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Feel the ground. It’s nice and cool, right? Well, dig down a few kilometers and things really heat up. Once you’re down more than 30 km, and temperatures can reach more than 1,000 degrees C; that’s hot enough to melt rock. The melted rock is called magma, and it collects into vast chambers beneath the Earth’s surface. The molten rock is less dense than the surrounding rock and so it “floats” upwards through cracks and faults. When the magma finds its way to the surface, it erupts as lava, rock, ash and volcanic gases; this is a volcanic mountain.
A volcanic mountain starts out as a simple crack in the Earth called a volcanic vent. Magma erupts out of the ground as lava flows, clouds of ash, and explosions of rock. This material falls back to Earth around the vent, and piles up around it. Over time (and sometimes quite quickly) a volcanic mountain builds up, with the familiar cone shape.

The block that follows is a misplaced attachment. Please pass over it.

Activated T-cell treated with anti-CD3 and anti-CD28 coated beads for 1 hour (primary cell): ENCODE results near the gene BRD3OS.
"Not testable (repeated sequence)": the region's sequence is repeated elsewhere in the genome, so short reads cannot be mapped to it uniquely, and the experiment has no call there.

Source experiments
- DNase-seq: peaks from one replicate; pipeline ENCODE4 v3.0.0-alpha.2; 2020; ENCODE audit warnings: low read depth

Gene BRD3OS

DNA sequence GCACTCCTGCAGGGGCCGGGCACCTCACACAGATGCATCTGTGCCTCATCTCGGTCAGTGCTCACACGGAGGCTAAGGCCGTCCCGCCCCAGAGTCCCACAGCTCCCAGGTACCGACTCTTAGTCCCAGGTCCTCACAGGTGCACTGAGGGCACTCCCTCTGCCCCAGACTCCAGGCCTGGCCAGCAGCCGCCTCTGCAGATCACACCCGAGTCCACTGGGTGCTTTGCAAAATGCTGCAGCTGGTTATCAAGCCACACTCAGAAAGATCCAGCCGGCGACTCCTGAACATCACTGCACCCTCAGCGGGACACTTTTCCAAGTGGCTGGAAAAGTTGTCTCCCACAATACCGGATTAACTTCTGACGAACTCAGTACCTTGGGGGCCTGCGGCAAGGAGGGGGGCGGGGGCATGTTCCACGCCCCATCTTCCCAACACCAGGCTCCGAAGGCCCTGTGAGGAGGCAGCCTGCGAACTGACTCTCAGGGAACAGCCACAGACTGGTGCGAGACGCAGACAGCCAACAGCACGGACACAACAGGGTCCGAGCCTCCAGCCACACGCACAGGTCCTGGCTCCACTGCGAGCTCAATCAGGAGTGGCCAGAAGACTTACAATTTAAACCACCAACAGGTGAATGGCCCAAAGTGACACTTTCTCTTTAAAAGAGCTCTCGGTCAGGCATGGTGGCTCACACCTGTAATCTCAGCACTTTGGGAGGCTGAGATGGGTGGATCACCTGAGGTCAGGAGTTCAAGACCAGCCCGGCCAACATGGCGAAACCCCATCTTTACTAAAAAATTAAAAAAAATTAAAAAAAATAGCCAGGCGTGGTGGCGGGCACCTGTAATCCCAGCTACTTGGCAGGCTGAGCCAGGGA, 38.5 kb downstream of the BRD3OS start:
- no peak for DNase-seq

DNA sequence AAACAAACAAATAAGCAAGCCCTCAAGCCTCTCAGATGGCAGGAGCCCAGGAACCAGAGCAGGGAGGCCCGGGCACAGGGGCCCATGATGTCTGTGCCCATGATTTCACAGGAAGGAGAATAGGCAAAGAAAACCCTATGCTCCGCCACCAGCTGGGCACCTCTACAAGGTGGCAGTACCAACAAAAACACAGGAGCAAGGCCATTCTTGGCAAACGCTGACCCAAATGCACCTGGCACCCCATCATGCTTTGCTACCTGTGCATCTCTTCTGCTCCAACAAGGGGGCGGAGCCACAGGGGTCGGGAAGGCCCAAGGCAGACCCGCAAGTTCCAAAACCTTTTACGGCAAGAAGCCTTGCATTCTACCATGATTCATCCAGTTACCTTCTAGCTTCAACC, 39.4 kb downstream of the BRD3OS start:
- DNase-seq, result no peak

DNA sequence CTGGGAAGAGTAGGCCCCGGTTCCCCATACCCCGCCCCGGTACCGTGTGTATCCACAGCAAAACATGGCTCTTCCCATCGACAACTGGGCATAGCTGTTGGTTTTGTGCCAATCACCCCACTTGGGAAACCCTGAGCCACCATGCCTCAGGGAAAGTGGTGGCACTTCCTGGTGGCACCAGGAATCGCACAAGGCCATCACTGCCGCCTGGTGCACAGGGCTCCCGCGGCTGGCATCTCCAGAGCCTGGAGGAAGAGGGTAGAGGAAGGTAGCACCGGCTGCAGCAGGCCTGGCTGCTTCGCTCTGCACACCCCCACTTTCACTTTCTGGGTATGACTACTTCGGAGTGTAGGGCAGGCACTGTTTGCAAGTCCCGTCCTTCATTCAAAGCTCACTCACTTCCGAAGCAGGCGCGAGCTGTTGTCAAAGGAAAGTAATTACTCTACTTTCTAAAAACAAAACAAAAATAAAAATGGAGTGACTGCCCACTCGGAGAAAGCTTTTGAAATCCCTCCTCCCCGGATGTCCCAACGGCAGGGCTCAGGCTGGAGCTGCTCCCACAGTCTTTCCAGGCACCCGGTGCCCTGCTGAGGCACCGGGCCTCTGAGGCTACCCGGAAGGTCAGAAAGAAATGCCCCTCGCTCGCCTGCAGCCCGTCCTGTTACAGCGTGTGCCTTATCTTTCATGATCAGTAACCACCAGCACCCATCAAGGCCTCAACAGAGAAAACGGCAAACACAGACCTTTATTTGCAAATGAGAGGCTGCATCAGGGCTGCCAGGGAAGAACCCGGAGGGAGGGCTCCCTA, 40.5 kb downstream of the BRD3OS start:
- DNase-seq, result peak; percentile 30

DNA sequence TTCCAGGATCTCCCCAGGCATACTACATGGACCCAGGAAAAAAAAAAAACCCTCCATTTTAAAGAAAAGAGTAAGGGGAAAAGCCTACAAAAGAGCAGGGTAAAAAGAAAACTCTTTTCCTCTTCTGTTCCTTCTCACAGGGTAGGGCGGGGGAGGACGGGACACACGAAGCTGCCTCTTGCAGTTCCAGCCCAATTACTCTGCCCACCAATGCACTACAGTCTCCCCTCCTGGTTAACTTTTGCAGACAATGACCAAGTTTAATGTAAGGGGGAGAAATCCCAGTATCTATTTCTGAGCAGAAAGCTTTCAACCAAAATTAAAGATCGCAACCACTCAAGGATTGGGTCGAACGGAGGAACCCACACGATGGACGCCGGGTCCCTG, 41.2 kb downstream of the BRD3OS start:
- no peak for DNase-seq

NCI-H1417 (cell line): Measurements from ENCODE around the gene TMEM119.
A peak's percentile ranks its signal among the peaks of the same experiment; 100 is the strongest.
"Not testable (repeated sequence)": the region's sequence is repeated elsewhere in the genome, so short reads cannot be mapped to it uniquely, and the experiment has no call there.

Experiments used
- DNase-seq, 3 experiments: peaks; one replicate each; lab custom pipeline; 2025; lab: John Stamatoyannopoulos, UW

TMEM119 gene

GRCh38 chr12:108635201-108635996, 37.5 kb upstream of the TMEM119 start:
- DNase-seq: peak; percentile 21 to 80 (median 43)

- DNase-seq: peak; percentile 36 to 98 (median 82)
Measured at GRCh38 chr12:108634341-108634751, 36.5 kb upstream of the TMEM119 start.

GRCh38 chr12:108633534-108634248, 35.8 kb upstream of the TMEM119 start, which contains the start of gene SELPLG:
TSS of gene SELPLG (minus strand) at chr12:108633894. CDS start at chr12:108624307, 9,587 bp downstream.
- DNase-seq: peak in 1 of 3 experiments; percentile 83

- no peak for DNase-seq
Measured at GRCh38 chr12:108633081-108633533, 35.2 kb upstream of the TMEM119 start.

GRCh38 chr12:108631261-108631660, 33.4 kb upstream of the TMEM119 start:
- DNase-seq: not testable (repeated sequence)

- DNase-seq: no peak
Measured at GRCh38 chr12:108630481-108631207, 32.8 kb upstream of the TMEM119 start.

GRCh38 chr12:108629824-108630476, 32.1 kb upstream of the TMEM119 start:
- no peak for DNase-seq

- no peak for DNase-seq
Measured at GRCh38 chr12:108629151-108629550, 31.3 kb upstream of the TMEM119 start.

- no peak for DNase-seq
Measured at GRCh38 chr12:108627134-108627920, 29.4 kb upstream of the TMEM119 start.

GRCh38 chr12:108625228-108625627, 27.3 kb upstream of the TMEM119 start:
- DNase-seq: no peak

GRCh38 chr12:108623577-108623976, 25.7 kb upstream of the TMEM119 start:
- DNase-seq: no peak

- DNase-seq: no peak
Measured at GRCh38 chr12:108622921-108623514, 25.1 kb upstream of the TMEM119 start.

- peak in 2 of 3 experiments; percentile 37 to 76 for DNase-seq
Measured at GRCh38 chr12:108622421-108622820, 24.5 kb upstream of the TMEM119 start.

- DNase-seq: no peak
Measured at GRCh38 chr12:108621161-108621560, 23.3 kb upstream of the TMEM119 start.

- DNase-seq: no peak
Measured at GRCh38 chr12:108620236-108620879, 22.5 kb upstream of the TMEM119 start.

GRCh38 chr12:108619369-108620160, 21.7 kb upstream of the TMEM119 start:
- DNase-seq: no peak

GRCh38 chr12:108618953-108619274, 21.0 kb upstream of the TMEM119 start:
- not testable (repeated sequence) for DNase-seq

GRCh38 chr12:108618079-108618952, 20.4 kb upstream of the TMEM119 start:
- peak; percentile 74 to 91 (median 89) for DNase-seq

There are different kinds of volcanic mountains. Cinder cone mountains are made up of material blasted out that rains back down. They don’t usually grow too large. Shield volcanoes are built up by many lava flows of low viscosity lava (low viscosity means that it flows more easily). The lava can flow for dozens of kilometers, and the volcano can be very wide. A stratovolcano or composite volcano is made up of many layers of ash, rock and hardened lava. Some of the largest, most impressive volcanoes in the world are stratovolcanoes (think about Mount Fuji or Rainier).
And we don’t just have volcanic mountains here on Earth. The largest mountain in the Solar System is Olympus Mons on Mars. This enormous shield volcano has grown to more than 21 km tall. There are also active volcanoes on Jupiter’s moon Io.
We have also recorded an episode of Astronomy Cast about Earth, as part of our tour through the Solar System – Episode 51: Earth.